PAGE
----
Pub grub’s a funny old thing, ranging from mass-produced mush served in bars dreamed up by dull-eyed accountants to Michelin-starred food that’s far removed from the packets of crisps and bags of pork scratchings that I used to eat at the old Norton Arms in Pype Hayes in my distant, spikey-haired youth.
But somewhere deep in the heart of every drinking man (and, I suppose, in these enlightened days, drinking woman) there lurks a mythical idea of what pub grub should be. Simple. Filling. Flavoursome. Dishes that resonate with memories. Good value.
Step forward this place: well-conceived, impeccably run, hitting the target.
The elegant building in which Purecraft is housed must once have been an office in which besuited people sat at desks.
Now it’s a space given an almost edgy urban edge with lots of exposed brickwork, cables and metal in which the besuited unwind over a few drinks and food after their work. Plus there are a good number of trendy young sorts like me.
The main bar area is expansive and can be a little noisy, but there’s a connected space to one side in which a quieter meal can be enjoyed.
The young staff, in their dark T-shirts, look hip. They are friendly, utterly professional and know well the drinks and food they sell, so that they can advise and inform customers.
Service is swift without being rushed. It’s a place where you could grab a quick lunch or linger longer over a more relaxed meal.
“Carefully-crafted versions based on good ingredients and given a contemporary lightness of touch”
Expect snacks and dishes that stir your memories – things such as pork scratchings, sausage rolls, Scotch eggs and fish and chips.
But don’t worry: these aren’t the stodgy, salty and sub-standard things available at many pubs, but carefully-crafted versions based on good ingredients and given a contemporary lightness of touch by a small kitchen with a whole lot of skill.
A fish and chip lunch earlier (yes, I know, very greedy and indulgent) had left me less than ravenous and so the place was an ideal choice for dinner for its small plates are an ideal size for those not wishing to eat heavily.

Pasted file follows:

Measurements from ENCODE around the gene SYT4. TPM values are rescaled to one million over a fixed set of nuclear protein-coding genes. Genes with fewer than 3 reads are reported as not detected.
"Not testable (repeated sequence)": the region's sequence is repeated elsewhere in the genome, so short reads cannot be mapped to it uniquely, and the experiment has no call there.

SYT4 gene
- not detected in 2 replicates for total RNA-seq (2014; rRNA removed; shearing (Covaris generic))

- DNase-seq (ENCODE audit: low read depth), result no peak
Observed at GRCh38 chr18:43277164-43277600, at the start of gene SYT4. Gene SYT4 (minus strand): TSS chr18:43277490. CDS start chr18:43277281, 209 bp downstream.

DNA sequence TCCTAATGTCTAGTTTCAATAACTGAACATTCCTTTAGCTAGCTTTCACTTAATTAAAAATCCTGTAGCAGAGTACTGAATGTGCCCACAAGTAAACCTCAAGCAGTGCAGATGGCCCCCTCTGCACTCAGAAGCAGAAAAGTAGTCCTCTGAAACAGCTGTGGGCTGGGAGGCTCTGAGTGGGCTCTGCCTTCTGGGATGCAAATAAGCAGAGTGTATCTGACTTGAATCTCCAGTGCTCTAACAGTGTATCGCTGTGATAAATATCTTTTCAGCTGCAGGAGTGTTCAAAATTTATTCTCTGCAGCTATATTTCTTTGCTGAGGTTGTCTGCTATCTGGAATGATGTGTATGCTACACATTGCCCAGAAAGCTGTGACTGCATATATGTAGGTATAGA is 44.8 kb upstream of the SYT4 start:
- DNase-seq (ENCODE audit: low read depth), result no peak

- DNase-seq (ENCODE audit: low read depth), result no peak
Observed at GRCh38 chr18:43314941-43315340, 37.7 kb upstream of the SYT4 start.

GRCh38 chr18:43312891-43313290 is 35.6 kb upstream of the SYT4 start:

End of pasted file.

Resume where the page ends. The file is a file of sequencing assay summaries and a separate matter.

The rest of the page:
The little metal dish of small, meaty sausages with which I started was a treat, with a sticky, dark red sauce that had a real hit of chilli heat.
Later came a perfectly fried duck egg with a chunk of sourdough topped with a Welsh rarebit that was tangy and had been grilled properly so it had deeply savoury semi-burnt edges.
Elsewhere on my table were devoured the bar’s wonderful, semi-runny Scotch egg served with string fries and beer ketchup and a dish of heritage tomatoes with soft cheese. Both dishes were well-received.
As were the main courses of fish and chips and that retro marvel, chicken Kiev. Servings were generous.
But here a moan: dishes seem to be served in skillets, in baskets, on boards and in other ways rather than on straightforward plates and in ordinary bowls. Why? It doesn’t look good and isn’t always easy to eat that way. Let such great grub speak for itself!
The beers of Purity feature prominently on the drinks list, together with a number of guest and other featured ales and lagers. All that I’ve tried during my many visits have delighted me. There are wines, spirits and soft drinks, too, obviously.
Need to know
- Expect to pay around around £25 a head for food and drinks.
- Vegetarian dishes.
- Sunday roasts served.
Purecraft Bar & Kitchen
30 Waterloo Street, Birmingham B2 5TJ
0121 237 5666